Since Karel Capek coined the term "robot" in his 1920 play "Rossum's Universal Robots," robots have been regular fixtures in science fiction. And nowadays, they are becoming science fact. Robots are used to vacuum floors, build cars, deactivate bombs, assist in surgery and help the disabled, among many other functions. They are more prevalent than many of us might think, and they're poised to become even more ubiquitous in the future.
A robot, at its simplest, is a machine that can perform tasks normally undertaken by people. Some are operator controlled and some move autonomously (at least for as long as their power sources will allow). They range in form from single robotic arms to fully humanoid bodies. One of the major goals of some roboticists is to make robots appear more humanlike, at least in part to facilitate more natural interaction between robots and people. A robot whose appearance and actions mimic those of a human being more closely than its metal-skinned counterparts is often called an android.
There are a host of androids in existence that are being used in research today, like Repliee Q2, developed by Hiroshi Ishiguro of Osaka University. Repliee Q2 was modeled on a female TV announcer, and at first glance could be mistaken for a person. She can't walk, though, and doesn't incorporate any sort of complex AI, so her interaction capabilities are limited. Ishiguro has also created a remotely controlled android copy of himself named Geminoid HI-1 that he can use to give lectures from afar. And David Hanson has created an android modeled after Philip K. Dick, author of the novel "Do Androids Dream Electric Sheep?"which incorporates facial recognition and can carry on conversations. Though none have achieved true autonomy, a walking, talking humanlike copy of man almost seems the inevitable conclusion of such efforts. But, for some reason, when we encounter robots that look too much like us, we usually find them eerie or off-putting.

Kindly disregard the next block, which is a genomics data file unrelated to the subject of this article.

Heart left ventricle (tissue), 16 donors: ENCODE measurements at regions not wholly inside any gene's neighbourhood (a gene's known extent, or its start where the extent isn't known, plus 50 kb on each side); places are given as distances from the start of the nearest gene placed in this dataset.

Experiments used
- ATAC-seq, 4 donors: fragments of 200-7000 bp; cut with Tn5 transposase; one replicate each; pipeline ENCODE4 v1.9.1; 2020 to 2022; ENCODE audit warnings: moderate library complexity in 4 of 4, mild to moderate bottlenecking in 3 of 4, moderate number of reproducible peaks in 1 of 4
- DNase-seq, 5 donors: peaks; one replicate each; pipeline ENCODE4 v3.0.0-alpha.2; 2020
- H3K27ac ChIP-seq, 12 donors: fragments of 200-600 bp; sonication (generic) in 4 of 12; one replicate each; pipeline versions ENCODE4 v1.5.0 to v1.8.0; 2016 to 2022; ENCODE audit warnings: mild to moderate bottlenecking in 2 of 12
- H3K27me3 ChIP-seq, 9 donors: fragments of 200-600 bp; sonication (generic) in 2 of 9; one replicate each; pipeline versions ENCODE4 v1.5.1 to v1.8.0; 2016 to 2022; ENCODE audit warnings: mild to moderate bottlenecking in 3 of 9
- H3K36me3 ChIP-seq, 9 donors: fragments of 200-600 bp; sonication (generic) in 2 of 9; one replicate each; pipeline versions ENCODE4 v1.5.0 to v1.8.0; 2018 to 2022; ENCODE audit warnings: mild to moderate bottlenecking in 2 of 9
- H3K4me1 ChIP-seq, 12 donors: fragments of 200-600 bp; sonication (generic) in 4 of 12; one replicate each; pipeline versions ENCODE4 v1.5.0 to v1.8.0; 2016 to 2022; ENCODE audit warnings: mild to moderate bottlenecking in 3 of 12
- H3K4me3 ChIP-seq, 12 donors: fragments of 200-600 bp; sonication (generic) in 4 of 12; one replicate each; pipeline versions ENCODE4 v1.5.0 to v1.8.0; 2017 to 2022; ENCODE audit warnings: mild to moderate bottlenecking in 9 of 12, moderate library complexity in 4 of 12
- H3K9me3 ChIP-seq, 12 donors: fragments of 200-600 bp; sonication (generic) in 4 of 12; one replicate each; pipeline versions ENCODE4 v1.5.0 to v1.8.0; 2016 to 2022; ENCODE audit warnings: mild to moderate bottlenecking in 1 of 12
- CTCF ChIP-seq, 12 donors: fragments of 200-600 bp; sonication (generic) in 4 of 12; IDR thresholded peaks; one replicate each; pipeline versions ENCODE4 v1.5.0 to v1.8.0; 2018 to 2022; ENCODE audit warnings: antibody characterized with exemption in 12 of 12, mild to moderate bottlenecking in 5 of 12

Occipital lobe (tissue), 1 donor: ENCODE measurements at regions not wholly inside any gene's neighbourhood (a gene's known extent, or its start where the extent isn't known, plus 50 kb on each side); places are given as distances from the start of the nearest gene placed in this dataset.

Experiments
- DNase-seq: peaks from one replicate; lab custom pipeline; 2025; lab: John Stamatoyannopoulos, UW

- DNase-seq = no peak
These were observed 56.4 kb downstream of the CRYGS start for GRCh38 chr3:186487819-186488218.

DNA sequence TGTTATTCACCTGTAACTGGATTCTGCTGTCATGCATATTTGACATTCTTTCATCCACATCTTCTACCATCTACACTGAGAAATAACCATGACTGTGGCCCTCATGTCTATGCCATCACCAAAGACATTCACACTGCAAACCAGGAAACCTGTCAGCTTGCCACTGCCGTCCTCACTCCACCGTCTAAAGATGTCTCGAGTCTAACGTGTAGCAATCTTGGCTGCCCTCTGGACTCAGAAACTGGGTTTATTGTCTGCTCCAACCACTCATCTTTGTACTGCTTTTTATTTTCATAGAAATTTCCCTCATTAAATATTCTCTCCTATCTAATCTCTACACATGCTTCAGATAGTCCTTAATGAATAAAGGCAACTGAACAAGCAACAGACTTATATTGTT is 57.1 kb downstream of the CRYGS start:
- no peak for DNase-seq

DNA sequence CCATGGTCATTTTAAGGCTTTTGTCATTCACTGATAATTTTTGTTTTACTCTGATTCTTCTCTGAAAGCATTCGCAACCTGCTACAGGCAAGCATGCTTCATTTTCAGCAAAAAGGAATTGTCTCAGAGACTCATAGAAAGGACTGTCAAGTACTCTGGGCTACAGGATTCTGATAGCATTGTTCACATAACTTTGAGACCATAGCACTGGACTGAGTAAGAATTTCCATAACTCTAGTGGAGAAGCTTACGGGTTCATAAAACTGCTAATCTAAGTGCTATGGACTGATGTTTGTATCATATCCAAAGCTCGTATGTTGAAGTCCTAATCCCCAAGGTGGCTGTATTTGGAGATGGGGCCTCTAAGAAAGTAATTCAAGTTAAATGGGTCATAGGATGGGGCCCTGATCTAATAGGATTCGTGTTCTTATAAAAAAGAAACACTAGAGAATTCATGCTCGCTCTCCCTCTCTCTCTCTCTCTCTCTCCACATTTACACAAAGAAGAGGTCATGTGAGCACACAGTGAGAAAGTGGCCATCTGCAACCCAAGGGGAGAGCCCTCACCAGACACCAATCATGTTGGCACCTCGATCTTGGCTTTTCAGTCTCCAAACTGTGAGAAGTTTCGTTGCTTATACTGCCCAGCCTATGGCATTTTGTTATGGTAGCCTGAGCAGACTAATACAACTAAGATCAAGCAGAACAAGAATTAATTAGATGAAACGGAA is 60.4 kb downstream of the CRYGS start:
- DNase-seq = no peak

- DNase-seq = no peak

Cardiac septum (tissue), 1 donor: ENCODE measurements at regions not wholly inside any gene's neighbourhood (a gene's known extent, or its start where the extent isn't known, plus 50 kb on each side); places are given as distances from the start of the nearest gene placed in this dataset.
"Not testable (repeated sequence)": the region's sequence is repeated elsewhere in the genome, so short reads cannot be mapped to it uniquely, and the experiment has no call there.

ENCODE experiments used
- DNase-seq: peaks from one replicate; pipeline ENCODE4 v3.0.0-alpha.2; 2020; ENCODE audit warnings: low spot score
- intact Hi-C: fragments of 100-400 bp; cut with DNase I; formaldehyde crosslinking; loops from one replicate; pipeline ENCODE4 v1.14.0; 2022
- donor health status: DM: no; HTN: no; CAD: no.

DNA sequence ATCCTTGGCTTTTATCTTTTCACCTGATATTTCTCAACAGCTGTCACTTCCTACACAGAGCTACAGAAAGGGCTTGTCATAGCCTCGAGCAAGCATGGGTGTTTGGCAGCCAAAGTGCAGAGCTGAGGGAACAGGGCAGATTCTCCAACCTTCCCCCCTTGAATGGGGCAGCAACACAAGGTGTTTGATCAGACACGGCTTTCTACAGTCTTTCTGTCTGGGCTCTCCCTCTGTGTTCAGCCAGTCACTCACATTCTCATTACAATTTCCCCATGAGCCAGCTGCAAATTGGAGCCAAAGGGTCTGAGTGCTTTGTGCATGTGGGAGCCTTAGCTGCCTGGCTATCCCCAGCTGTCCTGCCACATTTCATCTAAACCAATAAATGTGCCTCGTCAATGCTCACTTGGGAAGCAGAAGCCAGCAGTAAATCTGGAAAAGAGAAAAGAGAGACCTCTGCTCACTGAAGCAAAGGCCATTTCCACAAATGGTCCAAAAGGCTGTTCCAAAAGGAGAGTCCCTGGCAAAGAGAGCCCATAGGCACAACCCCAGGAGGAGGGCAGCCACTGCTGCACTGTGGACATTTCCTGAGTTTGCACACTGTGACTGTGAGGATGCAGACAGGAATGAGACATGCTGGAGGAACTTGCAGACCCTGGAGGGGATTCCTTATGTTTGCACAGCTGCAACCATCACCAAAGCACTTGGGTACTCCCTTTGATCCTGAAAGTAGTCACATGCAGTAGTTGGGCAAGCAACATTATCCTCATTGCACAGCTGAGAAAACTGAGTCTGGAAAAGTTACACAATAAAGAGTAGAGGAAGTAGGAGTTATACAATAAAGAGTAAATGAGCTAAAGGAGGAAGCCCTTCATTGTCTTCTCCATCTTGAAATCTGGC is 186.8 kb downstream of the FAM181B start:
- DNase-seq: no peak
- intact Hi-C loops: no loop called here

What is it that causes realistic robots to creep us out? Are we afraid of what a being with human capabilities, but without human conscience, might do? Are we afraid of the challenge they represent to our uniqueness, and that they'll end up replacing us? As likely as these reasons sound, given the human-dominating nature of androids in the bulk of science fiction, the most convincing answer to date seems to have a visceral rather than a philosophical cause. It's called the "uncanny valley" effect. Read on to find out more.